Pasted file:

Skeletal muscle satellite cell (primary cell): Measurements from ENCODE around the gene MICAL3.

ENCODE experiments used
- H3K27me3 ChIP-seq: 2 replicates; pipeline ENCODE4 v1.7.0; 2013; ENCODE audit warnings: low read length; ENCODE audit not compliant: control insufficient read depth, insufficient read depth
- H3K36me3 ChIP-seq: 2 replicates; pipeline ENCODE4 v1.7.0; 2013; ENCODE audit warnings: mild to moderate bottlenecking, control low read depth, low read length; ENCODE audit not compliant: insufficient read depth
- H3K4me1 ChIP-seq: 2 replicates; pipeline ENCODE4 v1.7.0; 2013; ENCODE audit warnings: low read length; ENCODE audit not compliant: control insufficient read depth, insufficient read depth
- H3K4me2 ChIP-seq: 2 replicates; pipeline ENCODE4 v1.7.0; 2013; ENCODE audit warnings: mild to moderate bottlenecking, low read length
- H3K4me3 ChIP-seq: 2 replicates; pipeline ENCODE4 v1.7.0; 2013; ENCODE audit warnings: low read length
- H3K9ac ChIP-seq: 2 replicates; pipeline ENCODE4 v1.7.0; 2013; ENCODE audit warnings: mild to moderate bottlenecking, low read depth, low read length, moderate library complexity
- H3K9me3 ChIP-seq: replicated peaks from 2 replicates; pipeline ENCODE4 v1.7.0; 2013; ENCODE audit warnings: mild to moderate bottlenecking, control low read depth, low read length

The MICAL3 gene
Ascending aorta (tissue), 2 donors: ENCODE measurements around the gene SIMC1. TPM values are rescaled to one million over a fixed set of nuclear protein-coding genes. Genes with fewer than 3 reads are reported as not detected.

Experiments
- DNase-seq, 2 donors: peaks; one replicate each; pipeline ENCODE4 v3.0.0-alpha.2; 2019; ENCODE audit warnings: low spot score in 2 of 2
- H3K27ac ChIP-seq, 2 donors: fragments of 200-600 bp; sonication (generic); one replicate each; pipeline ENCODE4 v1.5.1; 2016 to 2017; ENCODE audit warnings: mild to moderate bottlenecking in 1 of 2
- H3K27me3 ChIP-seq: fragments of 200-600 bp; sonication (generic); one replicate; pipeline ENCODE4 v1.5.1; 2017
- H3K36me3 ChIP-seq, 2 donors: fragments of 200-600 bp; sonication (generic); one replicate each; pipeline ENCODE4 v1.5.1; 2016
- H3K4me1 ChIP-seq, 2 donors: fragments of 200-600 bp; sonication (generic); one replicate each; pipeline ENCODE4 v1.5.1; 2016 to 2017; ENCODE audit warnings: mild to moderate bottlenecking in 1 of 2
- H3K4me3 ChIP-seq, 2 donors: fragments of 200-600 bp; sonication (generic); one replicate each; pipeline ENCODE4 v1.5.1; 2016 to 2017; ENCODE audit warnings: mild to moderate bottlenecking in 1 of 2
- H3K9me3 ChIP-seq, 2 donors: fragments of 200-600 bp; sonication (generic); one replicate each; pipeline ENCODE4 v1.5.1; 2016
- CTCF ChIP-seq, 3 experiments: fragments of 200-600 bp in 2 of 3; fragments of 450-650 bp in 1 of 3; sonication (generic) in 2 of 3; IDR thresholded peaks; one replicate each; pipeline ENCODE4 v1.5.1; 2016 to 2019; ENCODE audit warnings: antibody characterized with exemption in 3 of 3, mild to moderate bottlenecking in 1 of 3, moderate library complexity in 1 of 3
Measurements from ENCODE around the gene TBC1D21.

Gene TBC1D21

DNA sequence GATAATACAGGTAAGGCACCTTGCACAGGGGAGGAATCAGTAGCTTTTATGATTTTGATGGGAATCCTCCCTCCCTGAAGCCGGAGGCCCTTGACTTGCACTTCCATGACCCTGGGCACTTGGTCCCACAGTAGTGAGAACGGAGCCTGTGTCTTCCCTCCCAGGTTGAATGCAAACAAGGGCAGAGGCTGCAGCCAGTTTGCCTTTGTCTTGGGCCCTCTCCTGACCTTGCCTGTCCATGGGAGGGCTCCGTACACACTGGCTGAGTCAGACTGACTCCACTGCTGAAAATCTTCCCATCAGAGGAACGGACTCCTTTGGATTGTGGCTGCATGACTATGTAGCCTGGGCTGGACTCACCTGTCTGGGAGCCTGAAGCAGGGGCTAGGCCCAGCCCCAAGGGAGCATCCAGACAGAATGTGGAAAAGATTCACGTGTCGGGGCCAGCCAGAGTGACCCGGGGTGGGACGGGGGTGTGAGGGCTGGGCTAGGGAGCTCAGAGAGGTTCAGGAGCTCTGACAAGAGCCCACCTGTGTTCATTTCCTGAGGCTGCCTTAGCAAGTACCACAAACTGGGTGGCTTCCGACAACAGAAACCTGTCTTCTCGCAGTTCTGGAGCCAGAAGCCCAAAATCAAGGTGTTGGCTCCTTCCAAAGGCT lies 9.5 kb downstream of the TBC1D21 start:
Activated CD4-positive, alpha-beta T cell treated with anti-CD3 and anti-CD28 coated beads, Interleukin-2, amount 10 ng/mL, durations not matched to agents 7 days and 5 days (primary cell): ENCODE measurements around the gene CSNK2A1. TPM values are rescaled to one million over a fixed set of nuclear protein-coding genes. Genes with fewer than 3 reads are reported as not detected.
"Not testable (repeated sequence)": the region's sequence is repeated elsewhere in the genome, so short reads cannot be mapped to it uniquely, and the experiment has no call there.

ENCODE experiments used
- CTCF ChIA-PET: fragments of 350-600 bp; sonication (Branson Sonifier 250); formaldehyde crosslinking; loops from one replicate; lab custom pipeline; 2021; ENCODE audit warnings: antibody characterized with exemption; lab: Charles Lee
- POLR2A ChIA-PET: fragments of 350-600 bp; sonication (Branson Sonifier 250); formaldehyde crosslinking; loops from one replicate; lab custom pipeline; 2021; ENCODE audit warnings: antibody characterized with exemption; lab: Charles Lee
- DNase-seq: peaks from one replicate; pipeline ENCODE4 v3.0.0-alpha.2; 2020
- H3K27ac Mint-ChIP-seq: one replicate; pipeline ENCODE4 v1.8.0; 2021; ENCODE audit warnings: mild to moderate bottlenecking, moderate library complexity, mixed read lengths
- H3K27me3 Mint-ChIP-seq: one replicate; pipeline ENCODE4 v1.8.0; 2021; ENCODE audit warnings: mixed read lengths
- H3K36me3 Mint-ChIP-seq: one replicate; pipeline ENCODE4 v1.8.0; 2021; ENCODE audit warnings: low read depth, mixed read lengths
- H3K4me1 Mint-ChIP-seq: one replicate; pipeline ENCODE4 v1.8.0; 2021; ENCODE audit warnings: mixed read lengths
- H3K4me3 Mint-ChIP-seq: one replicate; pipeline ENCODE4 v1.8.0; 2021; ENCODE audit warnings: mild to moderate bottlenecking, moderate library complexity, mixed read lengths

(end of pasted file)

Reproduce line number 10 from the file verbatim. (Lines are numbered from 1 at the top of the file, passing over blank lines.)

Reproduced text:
The MICAL3 gene